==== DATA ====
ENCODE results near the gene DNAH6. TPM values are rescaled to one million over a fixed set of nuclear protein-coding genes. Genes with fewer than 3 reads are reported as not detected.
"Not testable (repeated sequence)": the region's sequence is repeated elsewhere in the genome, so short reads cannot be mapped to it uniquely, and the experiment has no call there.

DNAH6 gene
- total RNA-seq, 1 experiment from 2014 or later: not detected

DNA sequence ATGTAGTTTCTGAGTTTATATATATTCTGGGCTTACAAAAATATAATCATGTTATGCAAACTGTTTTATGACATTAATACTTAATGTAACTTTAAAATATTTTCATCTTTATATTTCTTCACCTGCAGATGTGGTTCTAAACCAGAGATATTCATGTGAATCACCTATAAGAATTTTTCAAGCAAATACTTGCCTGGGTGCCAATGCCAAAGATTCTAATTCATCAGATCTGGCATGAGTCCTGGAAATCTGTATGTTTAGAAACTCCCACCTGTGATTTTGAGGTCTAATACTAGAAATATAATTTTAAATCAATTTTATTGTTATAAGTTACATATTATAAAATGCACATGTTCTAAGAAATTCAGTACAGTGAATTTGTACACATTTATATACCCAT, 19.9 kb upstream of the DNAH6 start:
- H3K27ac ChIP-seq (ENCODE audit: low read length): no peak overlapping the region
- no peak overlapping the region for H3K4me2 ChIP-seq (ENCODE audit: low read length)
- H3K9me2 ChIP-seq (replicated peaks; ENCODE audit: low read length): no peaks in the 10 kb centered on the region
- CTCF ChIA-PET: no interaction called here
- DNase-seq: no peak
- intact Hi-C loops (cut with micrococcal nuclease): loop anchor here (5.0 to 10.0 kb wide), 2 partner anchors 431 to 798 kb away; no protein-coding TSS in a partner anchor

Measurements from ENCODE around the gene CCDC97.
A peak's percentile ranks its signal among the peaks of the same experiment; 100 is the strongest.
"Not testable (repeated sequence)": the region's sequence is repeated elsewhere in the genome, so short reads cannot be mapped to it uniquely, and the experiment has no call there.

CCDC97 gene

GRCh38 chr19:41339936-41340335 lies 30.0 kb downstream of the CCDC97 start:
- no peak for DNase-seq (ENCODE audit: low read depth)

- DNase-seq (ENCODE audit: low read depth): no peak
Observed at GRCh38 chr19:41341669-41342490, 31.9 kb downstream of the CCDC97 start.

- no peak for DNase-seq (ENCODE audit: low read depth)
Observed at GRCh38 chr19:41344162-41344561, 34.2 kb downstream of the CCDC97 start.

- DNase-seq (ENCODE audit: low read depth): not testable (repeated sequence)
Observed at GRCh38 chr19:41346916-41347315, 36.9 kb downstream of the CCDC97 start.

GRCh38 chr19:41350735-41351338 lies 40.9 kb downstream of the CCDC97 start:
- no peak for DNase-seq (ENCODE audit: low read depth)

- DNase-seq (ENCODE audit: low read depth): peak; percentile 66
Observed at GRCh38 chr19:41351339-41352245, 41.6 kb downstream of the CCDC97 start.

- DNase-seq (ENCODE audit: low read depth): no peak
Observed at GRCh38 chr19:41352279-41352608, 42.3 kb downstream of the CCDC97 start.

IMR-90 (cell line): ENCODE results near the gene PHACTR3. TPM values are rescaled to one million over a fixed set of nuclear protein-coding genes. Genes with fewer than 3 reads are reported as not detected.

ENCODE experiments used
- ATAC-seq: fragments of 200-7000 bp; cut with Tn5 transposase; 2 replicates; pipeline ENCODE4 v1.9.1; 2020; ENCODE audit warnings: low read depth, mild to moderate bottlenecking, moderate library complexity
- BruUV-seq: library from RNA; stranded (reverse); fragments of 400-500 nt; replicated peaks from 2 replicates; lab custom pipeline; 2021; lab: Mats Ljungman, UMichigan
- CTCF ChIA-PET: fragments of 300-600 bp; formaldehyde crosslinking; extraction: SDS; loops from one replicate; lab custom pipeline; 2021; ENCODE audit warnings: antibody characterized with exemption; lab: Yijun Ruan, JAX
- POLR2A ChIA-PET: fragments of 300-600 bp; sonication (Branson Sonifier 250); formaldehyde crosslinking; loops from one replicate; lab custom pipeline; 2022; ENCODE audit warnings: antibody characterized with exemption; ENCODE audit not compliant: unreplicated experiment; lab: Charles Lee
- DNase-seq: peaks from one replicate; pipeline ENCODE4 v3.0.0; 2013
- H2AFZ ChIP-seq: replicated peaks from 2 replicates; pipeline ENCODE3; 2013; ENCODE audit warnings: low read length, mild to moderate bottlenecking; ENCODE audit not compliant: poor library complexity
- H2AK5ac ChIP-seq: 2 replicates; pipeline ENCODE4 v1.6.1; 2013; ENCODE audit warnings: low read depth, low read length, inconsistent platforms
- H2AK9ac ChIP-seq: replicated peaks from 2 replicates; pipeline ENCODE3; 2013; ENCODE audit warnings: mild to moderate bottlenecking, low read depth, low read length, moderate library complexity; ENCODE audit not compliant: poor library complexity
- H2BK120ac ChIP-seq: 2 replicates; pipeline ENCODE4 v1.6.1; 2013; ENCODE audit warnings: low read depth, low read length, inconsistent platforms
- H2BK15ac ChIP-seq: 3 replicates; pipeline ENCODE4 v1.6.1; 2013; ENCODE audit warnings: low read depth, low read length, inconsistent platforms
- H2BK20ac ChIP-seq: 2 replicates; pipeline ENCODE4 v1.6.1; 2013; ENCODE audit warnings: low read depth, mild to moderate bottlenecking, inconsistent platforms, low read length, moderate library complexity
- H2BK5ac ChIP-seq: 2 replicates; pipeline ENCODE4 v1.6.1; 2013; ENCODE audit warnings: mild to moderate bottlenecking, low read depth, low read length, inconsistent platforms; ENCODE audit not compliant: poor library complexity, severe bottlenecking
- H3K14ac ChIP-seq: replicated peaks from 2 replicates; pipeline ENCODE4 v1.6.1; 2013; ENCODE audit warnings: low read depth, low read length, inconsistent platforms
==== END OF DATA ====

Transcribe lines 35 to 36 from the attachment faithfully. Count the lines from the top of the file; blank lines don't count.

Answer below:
- POLR2A ChIA-PET: fragments of 300-600 bp; sonication (Branson Sonifier 250); formaldehyde crosslinking; loops from one replicate; lab custom pipeline; 2022; ENCODE audit warnings: antibody characterized with exemption; ENCODE audit not compliant: unreplicated experiment; lab: Charles Lee
- DNase-seq: peaks from one replicate; pipeline ENCODE4 v3.0.0; 2013